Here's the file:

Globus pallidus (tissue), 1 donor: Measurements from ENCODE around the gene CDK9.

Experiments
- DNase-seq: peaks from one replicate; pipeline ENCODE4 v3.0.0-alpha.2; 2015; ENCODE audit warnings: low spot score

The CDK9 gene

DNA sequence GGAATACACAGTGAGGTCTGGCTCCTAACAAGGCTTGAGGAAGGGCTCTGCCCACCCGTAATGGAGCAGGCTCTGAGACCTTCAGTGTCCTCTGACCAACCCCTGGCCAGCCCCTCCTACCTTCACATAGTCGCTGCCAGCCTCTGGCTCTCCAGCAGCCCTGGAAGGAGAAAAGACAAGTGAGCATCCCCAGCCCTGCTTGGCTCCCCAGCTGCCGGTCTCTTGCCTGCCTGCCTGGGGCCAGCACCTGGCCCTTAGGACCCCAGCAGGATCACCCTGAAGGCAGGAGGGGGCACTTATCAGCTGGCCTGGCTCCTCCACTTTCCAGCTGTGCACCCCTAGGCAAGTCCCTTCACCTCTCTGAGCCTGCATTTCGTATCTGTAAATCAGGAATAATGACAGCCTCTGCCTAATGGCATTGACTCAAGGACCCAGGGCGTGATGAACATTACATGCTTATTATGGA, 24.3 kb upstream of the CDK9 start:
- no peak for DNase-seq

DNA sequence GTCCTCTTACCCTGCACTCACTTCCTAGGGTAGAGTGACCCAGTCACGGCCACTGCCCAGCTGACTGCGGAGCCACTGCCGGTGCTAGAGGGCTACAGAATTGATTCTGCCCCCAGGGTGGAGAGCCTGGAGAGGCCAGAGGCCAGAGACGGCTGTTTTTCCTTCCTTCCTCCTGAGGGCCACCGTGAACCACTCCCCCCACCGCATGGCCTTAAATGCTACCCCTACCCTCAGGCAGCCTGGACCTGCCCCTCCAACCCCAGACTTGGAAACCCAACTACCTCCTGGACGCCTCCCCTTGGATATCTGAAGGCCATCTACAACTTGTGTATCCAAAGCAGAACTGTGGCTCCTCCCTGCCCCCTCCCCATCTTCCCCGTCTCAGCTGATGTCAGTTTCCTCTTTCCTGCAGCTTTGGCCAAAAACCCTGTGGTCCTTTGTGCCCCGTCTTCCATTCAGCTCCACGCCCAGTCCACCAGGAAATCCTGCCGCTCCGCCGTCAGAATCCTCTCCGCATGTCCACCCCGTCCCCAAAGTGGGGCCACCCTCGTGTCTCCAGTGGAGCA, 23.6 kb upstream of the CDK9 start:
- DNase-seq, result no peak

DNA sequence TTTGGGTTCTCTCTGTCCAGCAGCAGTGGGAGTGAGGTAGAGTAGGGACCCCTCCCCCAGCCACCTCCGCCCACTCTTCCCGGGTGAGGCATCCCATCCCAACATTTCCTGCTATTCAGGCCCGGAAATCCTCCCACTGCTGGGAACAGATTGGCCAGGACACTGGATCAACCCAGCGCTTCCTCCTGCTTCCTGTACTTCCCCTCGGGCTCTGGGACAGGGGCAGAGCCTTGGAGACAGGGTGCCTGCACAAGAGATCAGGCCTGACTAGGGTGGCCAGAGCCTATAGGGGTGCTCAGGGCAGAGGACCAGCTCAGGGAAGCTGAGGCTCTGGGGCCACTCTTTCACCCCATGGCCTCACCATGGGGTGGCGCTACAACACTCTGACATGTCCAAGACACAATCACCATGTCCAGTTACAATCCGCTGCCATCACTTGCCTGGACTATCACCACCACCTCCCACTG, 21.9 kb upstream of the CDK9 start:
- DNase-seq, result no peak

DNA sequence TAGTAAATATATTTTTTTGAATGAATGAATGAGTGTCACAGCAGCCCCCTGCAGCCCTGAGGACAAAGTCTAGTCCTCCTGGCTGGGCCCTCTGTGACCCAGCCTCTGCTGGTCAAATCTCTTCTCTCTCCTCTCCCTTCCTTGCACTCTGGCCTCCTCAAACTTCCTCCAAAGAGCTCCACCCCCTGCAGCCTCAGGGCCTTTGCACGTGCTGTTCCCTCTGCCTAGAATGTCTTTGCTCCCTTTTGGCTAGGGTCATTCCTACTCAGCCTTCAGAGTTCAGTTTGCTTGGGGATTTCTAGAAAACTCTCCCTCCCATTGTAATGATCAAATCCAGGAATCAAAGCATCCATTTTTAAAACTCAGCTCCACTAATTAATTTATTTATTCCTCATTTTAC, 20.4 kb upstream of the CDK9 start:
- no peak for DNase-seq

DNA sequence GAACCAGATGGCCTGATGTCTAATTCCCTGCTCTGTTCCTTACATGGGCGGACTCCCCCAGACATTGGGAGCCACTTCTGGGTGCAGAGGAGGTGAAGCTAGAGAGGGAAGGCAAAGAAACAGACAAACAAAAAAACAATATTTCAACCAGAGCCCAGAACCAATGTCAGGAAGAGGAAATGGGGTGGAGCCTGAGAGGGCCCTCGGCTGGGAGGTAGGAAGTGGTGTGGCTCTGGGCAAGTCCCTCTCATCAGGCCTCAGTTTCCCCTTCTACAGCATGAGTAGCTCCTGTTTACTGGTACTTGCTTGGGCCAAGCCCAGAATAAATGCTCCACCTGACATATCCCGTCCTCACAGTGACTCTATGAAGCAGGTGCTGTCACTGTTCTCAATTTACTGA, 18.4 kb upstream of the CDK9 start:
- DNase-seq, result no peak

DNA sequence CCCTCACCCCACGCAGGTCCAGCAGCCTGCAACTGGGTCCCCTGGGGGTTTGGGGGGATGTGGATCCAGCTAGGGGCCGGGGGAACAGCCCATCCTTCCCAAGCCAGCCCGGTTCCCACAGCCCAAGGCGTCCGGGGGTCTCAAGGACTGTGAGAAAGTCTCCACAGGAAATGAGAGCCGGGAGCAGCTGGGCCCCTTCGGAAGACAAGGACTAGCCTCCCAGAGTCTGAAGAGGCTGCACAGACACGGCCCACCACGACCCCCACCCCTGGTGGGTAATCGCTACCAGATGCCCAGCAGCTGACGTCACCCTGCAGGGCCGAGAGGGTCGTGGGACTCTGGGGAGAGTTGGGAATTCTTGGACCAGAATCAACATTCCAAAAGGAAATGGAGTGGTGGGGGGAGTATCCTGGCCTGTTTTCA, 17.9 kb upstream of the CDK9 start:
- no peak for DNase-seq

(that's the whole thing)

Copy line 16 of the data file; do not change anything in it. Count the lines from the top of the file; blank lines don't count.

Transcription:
- no peak for DNase-seq